Photo: Apple.

The toxic culture of many tech workplaces could be a cause or an effect of the lack of women in the industry, but it certainly can’t make make it easy to stay. Behaviours range from the ignorant - Martha Lane-Fox, founder of, often asked “what happens if you get pregnant?” at investors' meetings - to the much more sinister. An essay in Lean Out by Katy Levinson details her experiences of sexual harassment while working in tech: 

I have had interviewers attempt to solicit sexual favors from me mid-interview and discuss in significant detail precisely what they would like to do. All of these things have happened either in Silicon Valley working in tech, in an educational institution to get me there, or in a technical internship.

Others featured in the book joined in with the low-level sexism and racism  of their male colleagues in order to "fit in" and deflect negative attention. Erica Joy writes that while working in IT at the University of Alaska as the only woman (and only black person) on her team, she laughed at colleagues' "terribly racist and sexist jokes" and "co-opted their negative attitudes”. 

The casual culture and allegedly meritocratic hierarchies of tech companies may actually be encouraging this discriminatory atmosphere. HR and the strict reporting procedures of large corporates at least give those suffering from discrimination a place to go. A casual office environment can discourage reporting or calling out prejudiced humour or remarks. Brook Shelley, a woman who transitioned while working in tech, notes: "No one wants to be the office mother". So instead, you join in and hope for the best. 

And, of course, there's no reason why people working in tech would have fewer issues with discrimination than those in other industries. A childhood spent as a "nerd" can also spawn its own brand of misogyny - Katherine Cross writes in Lean Out that “to many of these men [working in these fields] is all too easy to subconciously confound women who say ‘this is sexist’ with the young girls who said… ‘You’re gross and a creep and I’ll never date you'". During GamerGate, Anita Sarkeesian was often called a "prom queen" by trolls.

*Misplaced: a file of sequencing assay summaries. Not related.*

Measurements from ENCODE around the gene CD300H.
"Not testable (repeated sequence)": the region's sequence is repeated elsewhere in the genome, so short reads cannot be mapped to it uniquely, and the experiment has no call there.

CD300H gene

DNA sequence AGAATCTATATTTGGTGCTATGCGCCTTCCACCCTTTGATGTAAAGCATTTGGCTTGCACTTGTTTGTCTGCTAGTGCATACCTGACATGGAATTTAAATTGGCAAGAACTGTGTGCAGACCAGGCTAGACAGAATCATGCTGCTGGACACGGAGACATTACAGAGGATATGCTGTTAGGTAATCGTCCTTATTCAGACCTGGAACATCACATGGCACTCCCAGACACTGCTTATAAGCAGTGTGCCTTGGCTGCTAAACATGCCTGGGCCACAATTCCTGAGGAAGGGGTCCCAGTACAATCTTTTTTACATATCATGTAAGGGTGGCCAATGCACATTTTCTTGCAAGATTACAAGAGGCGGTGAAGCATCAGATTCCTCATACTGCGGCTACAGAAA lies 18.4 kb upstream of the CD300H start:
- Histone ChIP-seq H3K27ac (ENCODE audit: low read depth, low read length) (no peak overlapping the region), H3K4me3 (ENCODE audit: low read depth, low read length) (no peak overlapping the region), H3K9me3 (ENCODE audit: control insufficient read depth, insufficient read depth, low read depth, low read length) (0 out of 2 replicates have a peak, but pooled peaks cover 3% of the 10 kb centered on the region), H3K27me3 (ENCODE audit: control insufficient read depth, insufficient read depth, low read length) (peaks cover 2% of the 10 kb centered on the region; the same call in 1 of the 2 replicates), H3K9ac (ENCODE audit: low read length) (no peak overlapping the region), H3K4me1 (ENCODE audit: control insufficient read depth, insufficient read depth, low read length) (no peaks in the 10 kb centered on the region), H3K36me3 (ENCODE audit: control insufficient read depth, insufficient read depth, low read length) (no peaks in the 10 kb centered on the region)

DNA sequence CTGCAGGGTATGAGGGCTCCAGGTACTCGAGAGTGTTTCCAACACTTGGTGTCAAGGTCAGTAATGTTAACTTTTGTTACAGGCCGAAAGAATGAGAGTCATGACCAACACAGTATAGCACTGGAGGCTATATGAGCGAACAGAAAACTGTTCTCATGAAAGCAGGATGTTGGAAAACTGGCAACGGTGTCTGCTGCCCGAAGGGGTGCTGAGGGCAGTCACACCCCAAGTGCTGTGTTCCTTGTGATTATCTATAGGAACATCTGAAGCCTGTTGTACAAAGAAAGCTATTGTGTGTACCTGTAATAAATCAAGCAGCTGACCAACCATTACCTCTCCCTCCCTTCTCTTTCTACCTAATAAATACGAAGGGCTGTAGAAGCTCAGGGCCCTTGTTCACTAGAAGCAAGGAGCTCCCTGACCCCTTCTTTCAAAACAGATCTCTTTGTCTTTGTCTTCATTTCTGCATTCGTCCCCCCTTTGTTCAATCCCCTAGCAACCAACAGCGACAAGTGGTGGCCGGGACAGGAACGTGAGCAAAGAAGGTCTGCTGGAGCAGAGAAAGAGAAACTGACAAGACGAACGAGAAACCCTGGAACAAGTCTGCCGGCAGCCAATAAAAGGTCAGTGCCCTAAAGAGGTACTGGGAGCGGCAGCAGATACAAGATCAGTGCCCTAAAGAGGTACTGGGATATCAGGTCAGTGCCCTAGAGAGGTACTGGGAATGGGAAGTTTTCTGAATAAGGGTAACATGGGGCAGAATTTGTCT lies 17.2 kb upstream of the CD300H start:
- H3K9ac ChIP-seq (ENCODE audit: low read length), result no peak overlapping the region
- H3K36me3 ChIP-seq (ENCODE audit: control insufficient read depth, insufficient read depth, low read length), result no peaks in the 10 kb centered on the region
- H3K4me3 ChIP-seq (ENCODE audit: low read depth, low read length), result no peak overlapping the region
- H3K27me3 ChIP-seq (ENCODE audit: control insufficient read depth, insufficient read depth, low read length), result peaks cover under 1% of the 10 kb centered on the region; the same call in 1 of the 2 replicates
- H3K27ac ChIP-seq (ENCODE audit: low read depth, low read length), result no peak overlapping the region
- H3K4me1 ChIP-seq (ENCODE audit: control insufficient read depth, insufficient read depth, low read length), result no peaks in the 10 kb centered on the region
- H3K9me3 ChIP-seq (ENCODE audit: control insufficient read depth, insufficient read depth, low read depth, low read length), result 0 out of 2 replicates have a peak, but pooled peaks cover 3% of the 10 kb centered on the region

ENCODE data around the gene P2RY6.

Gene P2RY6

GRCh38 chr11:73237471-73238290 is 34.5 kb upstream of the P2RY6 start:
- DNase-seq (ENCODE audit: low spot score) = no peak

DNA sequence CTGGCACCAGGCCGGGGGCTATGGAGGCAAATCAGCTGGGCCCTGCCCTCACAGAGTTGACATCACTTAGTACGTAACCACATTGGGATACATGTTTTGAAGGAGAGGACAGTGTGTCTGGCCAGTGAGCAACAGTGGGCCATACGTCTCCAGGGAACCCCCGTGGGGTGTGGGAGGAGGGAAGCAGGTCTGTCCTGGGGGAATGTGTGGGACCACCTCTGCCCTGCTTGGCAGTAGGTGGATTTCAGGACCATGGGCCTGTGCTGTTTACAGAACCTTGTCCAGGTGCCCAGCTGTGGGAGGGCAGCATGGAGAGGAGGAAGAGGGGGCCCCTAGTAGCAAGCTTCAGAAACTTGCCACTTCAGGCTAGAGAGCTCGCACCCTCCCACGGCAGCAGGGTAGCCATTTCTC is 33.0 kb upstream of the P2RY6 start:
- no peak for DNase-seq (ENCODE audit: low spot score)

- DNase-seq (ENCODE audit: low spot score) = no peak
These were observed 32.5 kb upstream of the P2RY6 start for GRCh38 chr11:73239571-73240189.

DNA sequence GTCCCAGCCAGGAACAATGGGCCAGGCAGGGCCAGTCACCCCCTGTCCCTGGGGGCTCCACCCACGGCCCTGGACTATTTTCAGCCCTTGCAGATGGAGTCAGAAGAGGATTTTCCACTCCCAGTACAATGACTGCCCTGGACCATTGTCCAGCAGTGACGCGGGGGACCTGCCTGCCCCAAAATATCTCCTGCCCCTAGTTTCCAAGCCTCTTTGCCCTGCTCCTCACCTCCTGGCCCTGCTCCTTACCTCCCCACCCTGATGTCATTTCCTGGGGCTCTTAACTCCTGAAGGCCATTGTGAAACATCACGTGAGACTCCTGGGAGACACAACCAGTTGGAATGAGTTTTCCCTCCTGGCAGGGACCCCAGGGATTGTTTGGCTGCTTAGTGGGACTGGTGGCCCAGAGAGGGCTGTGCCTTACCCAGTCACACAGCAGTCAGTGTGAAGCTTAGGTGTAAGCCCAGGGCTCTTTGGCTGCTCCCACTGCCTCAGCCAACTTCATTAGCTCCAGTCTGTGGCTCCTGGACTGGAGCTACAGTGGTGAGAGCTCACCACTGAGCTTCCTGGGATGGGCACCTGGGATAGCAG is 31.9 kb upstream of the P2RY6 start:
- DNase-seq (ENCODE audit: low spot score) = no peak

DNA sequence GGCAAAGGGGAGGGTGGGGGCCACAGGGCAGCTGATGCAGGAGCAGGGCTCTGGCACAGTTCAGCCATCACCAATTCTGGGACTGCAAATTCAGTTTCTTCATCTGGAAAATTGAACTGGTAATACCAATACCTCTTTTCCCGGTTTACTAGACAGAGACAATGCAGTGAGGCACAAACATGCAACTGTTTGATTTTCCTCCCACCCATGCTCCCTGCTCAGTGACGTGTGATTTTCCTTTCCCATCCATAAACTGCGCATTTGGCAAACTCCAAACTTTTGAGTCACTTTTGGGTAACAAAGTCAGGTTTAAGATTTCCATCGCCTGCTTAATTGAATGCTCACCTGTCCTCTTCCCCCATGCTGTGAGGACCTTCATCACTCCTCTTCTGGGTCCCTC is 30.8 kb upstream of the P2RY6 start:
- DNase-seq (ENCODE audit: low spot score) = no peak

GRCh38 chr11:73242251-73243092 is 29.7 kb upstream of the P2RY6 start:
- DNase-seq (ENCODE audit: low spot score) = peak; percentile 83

When I spoke to Alexa Clay, entrepreneur and co-author of the Misfit Economy, she confirmed that there's a strange, low-lurking sexism in the start-up economy: “They have all very open and free, but underneath it there's still something really patriarchal.” Start-ups, after all, are a culture which celebrates risk-taking, something which women are societally discouraged from doing. As Clay says, 

“Men are allowed to fail in tech. You have these young guys who these old guys adopt and mentor. If his app doesn’t work, the mentor just shrugs it off. I would not be able ot get away with that, and I think women and minorities aren't allowed to take the same amount of risks, particularly in these communities. If you fail, no one's saying that's fine.

The conclusion of Lean Out, and of women in tech I have spoken to, isn’t that more women, over time, will enter these industries and seamlessly integrate – it’s that tech culture needs to change, or its lack of diversity will become even more severe. Shevinsky writes:

The reason why we don't have more women in tech is not because of a lack of STEM education. It's because too many high profile and influential individuals and subcultures within the tech industry have ignored or outright mistreated women applicants and employees. To be succinct—the problem isn't women, it's tech culture.

Software engineer Kate Heddleston has a wonderful and chilling metaphor about the way we treat women in STEM. Women are, she writes, the “canary in the coal mine”. If one dies, surely you should take that as a sign that the mine is uninhabitable – that there’s something toxic in the air. “Instead, the industry is looking at the canary, wondering why it can’t breathe, saying ‘Lean in, canary, lean in!’. When one canary dies they get a new one because getting more canaries is how you fix the lack of canaries, right? Except the problem is that there isn't enough oxygen in the coal mine, not that there are too few canaries.” We need more women in STEM, and, I’d argue, in tech in particular, but we need to make sure the air is breatheable first. 

Barbara Speed is a technology and digital culture writer at the New Statesman and a staff writer at CityMetric.